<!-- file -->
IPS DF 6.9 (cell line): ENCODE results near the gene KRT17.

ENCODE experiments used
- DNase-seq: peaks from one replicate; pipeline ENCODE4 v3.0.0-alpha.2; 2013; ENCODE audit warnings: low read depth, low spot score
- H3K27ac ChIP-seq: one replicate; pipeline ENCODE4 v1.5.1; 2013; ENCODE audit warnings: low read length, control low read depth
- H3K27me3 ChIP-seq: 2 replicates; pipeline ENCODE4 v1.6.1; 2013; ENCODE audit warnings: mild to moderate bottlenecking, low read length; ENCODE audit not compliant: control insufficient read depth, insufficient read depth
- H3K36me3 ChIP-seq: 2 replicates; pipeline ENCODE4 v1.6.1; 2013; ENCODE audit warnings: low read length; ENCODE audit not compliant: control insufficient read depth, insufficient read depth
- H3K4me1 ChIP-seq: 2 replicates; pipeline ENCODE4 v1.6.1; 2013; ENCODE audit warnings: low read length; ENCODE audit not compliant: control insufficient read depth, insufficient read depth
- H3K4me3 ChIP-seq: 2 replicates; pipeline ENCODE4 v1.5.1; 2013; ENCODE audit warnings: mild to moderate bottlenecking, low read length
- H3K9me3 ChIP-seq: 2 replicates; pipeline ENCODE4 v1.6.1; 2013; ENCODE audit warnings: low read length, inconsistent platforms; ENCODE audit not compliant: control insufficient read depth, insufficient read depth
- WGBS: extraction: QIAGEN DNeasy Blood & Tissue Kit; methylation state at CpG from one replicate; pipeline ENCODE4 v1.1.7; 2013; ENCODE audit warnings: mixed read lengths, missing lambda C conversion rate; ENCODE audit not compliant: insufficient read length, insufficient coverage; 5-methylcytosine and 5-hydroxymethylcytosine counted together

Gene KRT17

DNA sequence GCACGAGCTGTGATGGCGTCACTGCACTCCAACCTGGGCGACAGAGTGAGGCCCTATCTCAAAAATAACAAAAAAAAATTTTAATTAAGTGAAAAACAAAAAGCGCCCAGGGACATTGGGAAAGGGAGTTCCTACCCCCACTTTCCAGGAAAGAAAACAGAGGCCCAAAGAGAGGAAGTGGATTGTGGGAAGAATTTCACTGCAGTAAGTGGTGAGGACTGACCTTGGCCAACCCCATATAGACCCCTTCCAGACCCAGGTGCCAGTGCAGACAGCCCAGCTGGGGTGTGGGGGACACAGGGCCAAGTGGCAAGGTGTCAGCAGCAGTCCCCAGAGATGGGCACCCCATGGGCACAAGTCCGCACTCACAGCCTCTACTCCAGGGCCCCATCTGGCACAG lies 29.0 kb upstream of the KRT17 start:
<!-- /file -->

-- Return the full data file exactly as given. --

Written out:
IPS DF 6.9 (cell line): ENCODE results near the gene KRT17.

ENCODE experiments used
- DNase-seq: peaks from one replicate; pipeline ENCODE4 v3.0.0-alpha.2; 2013; ENCODE audit warnings: low read depth, low spot score
- H3K27ac ChIP-seq: one replicate; pipeline ENCODE4 v1.5.1; 2013; ENCODE audit warnings: low read length, control low read depth
- H3K27me3 ChIP-seq: 2 replicates; pipeline ENCODE4 v1.6.1; 2013; ENCODE audit warnings: mild to moderate bottlenecking, low read length; ENCODE audit not compliant: control insufficient read depth, insufficient read depth
- H3K36me3 ChIP-seq: 2 replicates; pipeline ENCODE4 v1.6.1; 2013; ENCODE audit warnings: low read length; ENCODE audit not compliant: control insufficient read depth, insufficient read depth
- H3K4me1 ChIP-seq: 2 replicates; pipeline ENCODE4 v1.6.1; 2013; ENCODE audit warnings: low read length; ENCODE audit not compliant: control insufficient read depth, insufficient read depth
- H3K4me3 ChIP-seq: 2 replicates; pipeline ENCODE4 v1.5.1; 2013; ENCODE audit warnings: mild to moderate bottlenecking, low read length
- H3K9me3 ChIP-seq: 2 replicates; pipeline ENCODE4 v1.6.1; 2013; ENCODE audit warnings: low read length, inconsistent platforms; ENCODE audit not compliant: control insufficient read depth, insufficient read depth
- WGBS: extraction: QIAGEN DNeasy Blood & Tissue Kit; methylation state at CpG from one replicate; pipeline ENCODE4 v1.1.7; 2013; ENCODE audit warnings: mixed read lengths, missing lambda C conversion rate; ENCODE audit not compliant: insufficient read length, insufficient coverage; 5-methylcytosine and 5-hydroxymethylcytosine counted together

Gene KRT17

DNA sequence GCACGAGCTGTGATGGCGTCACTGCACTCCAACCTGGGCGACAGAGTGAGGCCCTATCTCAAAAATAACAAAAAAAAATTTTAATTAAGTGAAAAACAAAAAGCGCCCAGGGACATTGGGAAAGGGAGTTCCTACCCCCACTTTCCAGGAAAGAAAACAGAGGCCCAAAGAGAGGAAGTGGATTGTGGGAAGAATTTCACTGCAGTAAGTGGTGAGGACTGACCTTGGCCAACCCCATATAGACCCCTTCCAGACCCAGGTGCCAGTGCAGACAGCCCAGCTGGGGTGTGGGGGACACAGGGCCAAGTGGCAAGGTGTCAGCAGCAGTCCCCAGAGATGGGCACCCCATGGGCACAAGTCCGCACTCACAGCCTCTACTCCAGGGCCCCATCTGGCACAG lies 29.0 kb upstream of the KRT17 start: